Deforestation in the Brazilian Amazon is an ongoing ecological disaster, causing massive biodiversity loss and major carbon-dioxide emissions. But unfortunately, there are also strong economic incentives for rural Brazilians to hack down rain forest. Not only can they make money selling the timber, but they can then raise cattle and plant crops on the cleared land. But here's a question: Has all this deforestation produced any sort of sustained economic growth in Brazil’s hinterlands? A recent paper in Science, based on a study of 286 Brazilian municipalities with varying histories of deforestation, has concluded that it has not. Areas that cut down their rainforest do see a short-term boost in per-capita income, life expectancy, and literacy rates. But once the trees are gone, those gains disappear, leaving deforested municipalities just as poor as those that preserved their forests.
It’s a stunning find. After all, shouldn’t cleared rainforest land that’s been converted to farming or ranching continue to produce income more or less indefinitely? As it turns out, no. Soil in the Amazon region is fairly poor and starts to decline in productivity after a few years of farming. This depletion of the soil is a major reason why per-capita income generally ends up dropping to pre-deforestation levels.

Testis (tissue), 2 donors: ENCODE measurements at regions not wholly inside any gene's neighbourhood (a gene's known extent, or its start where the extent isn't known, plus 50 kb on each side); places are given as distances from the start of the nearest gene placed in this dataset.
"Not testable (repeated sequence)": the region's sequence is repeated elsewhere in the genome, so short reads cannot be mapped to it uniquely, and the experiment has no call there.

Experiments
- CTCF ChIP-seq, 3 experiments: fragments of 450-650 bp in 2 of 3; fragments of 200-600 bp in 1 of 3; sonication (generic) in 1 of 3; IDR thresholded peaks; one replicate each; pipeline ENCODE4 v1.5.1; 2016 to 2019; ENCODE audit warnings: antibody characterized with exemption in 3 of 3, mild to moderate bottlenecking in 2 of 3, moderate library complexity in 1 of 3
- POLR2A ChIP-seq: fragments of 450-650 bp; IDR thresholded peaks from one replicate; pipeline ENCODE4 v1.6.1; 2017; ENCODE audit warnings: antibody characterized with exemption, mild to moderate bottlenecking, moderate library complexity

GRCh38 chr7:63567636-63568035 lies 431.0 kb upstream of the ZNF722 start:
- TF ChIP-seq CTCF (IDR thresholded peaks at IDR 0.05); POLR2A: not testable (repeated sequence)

So if deforestation in the Amazon is a lose-lose proposition in all but the most shortsighted of timeframes, what can be done to stop it? There’s no shortage of proposals for forestry-based carbon offsets and other systems of paying people to leave the forest intact. But in order for these payment systems to work, it’s necessary to determine who actually owns which parts of the forest in the first place. In Brazil, that's easier said than done. A recent Economist article cited a study finding that only 14 percent of private land in the Amazon is backed by a secured title. The rest of the privately controlled land in the region is either “owned” on the basis of fake documents or simply occupied by squatters.
The Brazilian legislature recently passed a land-reform law that would attempt to bring some order to this free-for-all by granting formal titles to most of the current occupants of land in the Amazon, while returning the largest squatter-occupied parcels—those in excess of 1,500 hectares—to the government. Brazil’s president, Luiz Inacio Lula da Silva, is likely to sign the bill, though he plans on vetoing provisions that would allow corporations and foreigners to receive titles to Amazonian land. Environmental groups are divided on whether land reform is a good idea. On the one hand, it’s difficult to regulate land use—or incentivize conservation—in the absence of clear land ownership. On the other hand, giving titles to squatters could encourage others to start squatting on remaining government land even deeper into the Amazon.
The key to making land reform work will be figuring out how to keep these future squatters at bay. It won’t be easy: As this New York Times article relates, the Brazilian environmental protection agency is almost comically understaffed for cracking down on illegal logging and settlement in an area as large as the Amazon. But until Brazil can get control of its forest frontier, the environmental devastation will continue, leaving nothing but the same old poverty in its wake.